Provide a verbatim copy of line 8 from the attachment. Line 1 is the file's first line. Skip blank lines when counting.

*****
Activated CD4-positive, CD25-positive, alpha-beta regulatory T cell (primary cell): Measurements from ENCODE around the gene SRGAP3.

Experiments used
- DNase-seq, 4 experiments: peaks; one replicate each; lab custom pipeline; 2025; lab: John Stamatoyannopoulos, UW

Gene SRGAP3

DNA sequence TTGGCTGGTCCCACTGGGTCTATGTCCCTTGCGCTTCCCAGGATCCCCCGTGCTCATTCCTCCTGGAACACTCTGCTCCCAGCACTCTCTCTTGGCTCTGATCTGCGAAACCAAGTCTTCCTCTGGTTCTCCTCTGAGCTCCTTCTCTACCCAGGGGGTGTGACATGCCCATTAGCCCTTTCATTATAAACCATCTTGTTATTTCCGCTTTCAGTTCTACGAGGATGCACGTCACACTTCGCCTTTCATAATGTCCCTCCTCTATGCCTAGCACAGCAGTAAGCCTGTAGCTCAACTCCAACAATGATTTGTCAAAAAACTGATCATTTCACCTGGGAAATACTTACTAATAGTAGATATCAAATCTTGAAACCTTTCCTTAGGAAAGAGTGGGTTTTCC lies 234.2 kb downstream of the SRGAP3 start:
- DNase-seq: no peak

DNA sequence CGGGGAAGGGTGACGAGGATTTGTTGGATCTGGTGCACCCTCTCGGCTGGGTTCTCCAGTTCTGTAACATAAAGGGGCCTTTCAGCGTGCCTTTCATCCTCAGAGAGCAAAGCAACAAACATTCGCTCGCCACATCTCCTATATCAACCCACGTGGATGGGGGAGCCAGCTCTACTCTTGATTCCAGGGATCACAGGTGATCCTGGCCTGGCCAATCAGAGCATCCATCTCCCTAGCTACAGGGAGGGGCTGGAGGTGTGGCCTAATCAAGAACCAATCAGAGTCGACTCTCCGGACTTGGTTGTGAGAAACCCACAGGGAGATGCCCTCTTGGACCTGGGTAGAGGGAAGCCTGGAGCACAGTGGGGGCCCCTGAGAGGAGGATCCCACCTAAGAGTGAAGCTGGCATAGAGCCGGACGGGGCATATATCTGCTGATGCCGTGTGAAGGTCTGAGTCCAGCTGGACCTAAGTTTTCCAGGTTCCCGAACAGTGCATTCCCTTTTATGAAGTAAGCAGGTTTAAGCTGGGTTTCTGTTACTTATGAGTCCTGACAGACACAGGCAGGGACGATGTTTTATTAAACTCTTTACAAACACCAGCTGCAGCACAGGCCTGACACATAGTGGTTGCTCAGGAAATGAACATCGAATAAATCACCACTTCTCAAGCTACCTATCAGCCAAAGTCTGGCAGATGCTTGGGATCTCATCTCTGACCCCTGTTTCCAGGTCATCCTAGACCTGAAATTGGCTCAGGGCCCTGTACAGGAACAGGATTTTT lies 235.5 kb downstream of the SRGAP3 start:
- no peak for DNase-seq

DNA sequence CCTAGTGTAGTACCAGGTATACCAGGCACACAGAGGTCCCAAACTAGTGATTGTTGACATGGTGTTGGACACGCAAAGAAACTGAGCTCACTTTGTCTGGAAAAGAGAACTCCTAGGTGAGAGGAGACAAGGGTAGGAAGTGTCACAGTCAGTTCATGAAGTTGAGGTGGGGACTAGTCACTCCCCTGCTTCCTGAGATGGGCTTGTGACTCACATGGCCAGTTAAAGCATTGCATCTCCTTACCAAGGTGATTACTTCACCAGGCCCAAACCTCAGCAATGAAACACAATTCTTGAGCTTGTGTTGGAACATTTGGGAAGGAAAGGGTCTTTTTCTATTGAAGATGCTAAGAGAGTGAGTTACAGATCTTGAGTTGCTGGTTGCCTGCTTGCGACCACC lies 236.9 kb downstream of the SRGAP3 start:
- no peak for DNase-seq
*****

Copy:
- no peak for DNase-seq